Sunday, December 10, 2006

The Moustache

The Moustache
Original Title:
La Moustache

Directed by: Emmanuel Carrère, France, 2005
Drama / Mystery, 86min.
Distributed by: Triangel Film



Story:
One evening Marc Vincent Lindon] asks his wife Angès [Emmanuelle Devos] if he should shave off his moustache. Against her advice he does so anyhow. When nobody in his closest circle notice that he’s shaven it off he starts to get frustrated, but when Agnès claims that he has never had a moustache his world starts to crumble.

Me:
What a promising movie this turned out to be. My wife has talked about it for quite some time, so we decided to give it a shot, and I’m not disappointed. Ok, somewhat disappointed because the movie losses itself in the latter part. But the build up to this last twenty minutes are brilliant. The basic idea of a guy shaving off his moustache and then having nobody notice, and finally claim that he never had one is brilliant. The way Carrère plays through this is very smart; small subtle changes in the relationship between Marc and Agnès, the way we keep loosing track of Marc’s sanity, the questioning of everything that we see and hear, it’s very effective and you constantly keep asking yourself is Marc really insane or is it his wife playing a really evil prank on him. The deeper in we get the more Kafka-esque the movie gets. We see what Marc sees images of him with his moustache, but then we start to believe that he’s insane again when Agnès claims that his evidence, the photographs of a moustache clad Marc taken when they where in Bali, don’t exist, they have never been to Bali. Small details like Marc’s father on the answering machine planning the meal for tomorrows get together, which if flipped over when Agnès explains to Marc that his father died a year ago. Great stuff and we are just as confused about what’s going on as Marc. When the penny falls down and Marc makes his escape the movie like I mentioned earlier, just gets lost in itself. The Hong Kong bit works until Agnès all of a sudden turns up and life goes on as if nothing ever happened. Nah, it just gets stupid from here and director Carrère’s explanation that it’s all a cyclic movement is just a load of bollocks. We are so accustomed to non-linear narrative in these days that we don’t even question the Hong Kong footage from the opening sequence, as we understand that this is Hong Kong the second Marc escapes there. We just assume that the story will continue from here and all before was leading us here, So to bring Agnès in here just annoyed me, especially as my theory is that she’s trying to dump Marc for his co-worker Bruno to start with, that’s why they are all in on the tormenting of Marc. Because the idea that it was all Marc and that he was temporarily insane and now mysteriously sane again as Agnès comes back into his life is just too shallow for me to accept. But up to this part the movie really rocks and is very effective. I have no better solution to the ending, but I can’t help felling let down when the movie ends even if there is a open question mark at the end or not.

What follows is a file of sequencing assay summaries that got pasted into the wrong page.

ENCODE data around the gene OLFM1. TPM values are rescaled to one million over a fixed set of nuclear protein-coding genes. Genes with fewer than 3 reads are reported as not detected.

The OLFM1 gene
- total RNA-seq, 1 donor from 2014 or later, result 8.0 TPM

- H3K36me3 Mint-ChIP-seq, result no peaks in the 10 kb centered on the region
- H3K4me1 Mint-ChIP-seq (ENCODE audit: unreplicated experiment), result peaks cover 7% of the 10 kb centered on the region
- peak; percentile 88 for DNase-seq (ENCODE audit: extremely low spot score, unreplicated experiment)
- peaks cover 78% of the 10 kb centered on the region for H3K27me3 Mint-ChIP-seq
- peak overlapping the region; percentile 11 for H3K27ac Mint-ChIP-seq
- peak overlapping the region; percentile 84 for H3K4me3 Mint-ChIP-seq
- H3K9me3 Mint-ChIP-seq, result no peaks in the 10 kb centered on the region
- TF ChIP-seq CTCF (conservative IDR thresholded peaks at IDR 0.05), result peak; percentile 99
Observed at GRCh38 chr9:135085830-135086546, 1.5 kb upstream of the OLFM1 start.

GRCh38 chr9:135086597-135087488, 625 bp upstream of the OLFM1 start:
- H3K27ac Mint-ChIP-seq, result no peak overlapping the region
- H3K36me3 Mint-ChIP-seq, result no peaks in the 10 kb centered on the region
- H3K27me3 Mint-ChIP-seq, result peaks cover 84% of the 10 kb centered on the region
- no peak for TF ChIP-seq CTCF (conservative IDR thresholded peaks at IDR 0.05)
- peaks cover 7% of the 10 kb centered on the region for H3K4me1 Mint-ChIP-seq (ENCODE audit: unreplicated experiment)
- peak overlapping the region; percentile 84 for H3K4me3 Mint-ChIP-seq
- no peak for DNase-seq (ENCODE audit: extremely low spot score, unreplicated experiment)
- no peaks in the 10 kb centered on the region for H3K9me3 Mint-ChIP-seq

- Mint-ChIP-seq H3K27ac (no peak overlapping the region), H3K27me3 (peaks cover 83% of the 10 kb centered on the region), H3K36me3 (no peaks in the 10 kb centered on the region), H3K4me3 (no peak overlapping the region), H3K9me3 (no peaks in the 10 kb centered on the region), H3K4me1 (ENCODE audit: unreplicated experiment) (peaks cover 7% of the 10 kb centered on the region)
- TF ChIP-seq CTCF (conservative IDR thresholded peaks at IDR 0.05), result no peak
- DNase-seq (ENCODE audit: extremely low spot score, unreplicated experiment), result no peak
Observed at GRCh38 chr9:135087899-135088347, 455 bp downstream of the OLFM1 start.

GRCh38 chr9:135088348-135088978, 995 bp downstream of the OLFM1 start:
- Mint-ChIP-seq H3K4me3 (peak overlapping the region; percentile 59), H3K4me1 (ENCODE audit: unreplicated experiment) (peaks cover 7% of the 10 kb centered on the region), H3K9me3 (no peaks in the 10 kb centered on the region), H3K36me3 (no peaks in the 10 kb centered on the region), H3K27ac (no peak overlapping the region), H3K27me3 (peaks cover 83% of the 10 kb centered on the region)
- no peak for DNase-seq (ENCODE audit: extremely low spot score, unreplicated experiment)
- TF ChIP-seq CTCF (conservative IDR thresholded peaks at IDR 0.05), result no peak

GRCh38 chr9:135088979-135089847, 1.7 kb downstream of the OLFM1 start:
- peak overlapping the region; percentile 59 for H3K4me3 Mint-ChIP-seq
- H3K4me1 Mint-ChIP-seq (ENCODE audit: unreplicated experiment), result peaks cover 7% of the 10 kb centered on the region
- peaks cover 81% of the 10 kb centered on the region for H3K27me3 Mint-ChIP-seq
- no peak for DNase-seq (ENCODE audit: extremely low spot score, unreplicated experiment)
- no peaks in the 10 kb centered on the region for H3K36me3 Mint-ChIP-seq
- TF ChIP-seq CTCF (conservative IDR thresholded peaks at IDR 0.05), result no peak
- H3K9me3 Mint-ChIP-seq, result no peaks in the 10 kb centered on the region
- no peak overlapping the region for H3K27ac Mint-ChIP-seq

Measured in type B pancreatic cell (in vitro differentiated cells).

Image:
Aspect Ratio 1.85:1 Anamorphic.

Audio:
French Dolby Digital 5.1. Optional subtitles in Swedish or Finnish


Extras:

A twenty minute making of where the cast and crew talk about the movie and what it means. An interview with Director Emmanuel Carrère and Editor Camille Cotte. The making of is decent, but the interview with Carrère and Cotte is so fucking pretentious that it almost made me want to put my foot through the TV screen, which is a pity as I quite enjoyed the film.

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